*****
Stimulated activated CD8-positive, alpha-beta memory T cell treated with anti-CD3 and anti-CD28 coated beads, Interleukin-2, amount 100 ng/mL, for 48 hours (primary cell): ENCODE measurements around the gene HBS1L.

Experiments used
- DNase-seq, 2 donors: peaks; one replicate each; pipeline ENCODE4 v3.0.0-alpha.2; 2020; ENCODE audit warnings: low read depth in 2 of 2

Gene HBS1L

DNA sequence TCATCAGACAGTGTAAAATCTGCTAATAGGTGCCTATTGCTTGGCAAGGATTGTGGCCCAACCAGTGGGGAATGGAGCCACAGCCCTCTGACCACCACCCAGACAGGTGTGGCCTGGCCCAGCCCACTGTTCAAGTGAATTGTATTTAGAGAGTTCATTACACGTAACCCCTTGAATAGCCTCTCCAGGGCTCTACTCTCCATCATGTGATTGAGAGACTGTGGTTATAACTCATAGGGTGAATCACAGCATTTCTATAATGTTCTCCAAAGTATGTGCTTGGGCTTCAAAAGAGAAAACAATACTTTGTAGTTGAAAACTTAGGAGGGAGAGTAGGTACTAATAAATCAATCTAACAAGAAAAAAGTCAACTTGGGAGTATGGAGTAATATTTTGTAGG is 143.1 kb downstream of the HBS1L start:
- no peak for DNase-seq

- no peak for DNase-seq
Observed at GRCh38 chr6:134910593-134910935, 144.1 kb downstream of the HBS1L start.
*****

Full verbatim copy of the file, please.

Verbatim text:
Stimulated activated CD8-positive, alpha-beta memory T cell treated with anti-CD3 and anti-CD28 coated beads, Interleukin-2, amount 100 ng/mL, for 48 hours (primary cell): ENCODE measurements around the gene HBS1L.

Experiments used
- DNase-seq, 2 donors: peaks; one replicate each; pipeline ENCODE4 v3.0.0-alpha.2; 2020; ENCODE audit warnings: low read depth in 2 of 2

Gene HBS1L

DNA sequence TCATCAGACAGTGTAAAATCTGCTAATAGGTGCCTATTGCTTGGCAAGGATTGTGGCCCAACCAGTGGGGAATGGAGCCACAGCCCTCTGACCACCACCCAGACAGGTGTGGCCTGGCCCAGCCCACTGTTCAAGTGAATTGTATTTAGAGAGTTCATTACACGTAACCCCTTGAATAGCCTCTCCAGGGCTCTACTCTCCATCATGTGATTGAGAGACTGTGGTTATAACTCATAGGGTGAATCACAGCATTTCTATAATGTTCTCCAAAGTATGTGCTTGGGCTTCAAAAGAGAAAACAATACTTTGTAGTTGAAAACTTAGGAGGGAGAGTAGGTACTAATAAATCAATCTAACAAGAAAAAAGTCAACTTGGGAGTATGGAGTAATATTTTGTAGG is 143.1 kb downstream of the HBS1L start:
- no peak for DNase-seq

- no peak for DNase-seq
Observed at GRCh38 chr6:134910593-134910935, 144.1 kb downstream of the HBS1L start.